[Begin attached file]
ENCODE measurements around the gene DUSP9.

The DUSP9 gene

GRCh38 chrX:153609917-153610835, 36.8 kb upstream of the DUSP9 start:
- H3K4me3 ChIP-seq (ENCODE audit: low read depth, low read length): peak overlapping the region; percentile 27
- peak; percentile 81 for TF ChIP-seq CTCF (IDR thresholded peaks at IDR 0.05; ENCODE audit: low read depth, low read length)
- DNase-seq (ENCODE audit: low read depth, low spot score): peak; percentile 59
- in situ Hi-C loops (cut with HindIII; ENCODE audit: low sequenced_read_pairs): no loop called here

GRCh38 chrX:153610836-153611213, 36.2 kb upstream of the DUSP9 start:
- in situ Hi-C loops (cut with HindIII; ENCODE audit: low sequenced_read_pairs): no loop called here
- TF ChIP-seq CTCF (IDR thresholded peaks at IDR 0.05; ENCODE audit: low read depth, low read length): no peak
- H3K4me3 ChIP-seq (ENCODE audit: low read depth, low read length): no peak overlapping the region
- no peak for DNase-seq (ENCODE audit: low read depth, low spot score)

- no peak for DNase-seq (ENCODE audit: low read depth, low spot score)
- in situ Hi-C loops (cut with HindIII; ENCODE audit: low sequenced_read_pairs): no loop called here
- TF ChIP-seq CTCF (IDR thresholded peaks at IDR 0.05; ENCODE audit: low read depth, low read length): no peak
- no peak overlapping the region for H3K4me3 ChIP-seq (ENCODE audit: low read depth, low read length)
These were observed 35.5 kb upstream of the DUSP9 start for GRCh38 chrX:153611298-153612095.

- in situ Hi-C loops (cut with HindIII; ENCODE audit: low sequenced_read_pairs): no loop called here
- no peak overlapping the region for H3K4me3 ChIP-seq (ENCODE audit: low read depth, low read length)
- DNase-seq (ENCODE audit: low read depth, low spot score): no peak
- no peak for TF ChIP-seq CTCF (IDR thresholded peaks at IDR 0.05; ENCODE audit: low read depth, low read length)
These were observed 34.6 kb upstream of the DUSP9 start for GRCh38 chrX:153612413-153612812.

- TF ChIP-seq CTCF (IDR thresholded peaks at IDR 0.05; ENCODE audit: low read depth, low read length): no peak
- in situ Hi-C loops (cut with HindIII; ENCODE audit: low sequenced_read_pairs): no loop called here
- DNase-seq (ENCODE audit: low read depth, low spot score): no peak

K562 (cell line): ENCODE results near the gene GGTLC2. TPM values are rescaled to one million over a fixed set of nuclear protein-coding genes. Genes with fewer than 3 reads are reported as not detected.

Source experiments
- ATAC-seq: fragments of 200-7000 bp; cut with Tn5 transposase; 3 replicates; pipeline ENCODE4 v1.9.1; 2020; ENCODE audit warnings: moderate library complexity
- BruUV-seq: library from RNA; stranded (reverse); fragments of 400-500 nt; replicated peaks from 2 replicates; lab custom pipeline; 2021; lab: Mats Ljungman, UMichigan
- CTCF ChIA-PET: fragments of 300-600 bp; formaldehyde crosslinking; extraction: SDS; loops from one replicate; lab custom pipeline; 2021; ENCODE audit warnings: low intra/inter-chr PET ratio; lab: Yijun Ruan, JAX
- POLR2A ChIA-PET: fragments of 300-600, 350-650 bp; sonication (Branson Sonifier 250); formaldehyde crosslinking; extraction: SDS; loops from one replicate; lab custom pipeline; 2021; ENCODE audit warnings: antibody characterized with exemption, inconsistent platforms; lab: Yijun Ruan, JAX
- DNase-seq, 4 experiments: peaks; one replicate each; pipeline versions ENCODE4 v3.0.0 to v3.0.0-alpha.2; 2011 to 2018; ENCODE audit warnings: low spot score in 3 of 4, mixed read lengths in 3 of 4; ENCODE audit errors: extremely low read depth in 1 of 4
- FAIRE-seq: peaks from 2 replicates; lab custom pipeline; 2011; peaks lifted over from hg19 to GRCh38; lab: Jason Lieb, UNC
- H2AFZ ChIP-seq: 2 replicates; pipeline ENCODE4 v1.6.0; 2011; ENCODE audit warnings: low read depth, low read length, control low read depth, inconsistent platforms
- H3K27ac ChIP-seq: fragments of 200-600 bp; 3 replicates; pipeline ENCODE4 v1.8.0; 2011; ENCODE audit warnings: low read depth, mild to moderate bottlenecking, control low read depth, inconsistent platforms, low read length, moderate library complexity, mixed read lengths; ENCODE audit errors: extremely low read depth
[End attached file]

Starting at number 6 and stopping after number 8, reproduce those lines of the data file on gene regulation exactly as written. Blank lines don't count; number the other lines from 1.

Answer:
- DNase-seq (ENCODE audit: low read depth, low spot score): peak; percentile 59
- in situ Hi-C loops (cut with HindIII; ENCODE audit: low sequenced_read_pairs): no loop called here

GRCh38 chrX:153610836-153611213, 36.2 kb upstream of the DUSP9 start: